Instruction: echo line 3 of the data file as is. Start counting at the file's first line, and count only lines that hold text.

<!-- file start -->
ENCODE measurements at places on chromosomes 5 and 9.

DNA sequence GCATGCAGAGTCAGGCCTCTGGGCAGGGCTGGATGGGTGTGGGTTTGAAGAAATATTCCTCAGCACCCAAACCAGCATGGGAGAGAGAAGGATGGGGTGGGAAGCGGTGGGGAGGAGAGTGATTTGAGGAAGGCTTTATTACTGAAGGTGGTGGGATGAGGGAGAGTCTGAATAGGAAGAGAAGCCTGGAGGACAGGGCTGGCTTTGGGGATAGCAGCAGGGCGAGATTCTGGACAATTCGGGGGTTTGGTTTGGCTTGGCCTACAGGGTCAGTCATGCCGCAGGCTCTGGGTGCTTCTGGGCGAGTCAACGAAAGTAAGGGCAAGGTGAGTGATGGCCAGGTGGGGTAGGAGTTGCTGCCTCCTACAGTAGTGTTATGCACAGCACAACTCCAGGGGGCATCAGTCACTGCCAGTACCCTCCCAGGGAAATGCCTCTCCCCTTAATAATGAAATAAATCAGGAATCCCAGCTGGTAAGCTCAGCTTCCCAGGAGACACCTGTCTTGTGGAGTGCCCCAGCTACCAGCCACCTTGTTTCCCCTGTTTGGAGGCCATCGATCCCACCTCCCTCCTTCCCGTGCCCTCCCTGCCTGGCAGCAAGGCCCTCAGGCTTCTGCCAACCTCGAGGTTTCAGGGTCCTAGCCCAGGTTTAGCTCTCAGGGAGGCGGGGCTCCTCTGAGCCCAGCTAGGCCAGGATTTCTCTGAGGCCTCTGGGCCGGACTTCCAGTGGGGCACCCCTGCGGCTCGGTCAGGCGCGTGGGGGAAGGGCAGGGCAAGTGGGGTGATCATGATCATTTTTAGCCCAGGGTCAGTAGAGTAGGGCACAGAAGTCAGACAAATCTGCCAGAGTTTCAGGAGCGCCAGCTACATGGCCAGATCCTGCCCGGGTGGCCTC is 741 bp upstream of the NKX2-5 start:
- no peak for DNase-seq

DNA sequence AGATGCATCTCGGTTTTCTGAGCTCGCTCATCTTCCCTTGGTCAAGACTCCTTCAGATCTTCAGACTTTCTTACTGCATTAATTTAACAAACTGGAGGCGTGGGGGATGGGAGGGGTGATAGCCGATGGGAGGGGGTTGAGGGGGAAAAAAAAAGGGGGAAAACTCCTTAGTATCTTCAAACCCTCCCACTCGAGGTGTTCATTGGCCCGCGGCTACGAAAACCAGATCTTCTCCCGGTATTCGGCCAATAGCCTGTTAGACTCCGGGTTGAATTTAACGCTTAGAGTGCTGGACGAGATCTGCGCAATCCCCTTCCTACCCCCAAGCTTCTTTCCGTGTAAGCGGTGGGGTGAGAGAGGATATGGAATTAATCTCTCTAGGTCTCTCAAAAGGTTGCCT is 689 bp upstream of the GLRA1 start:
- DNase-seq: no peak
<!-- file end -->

- no peak for DNase-seq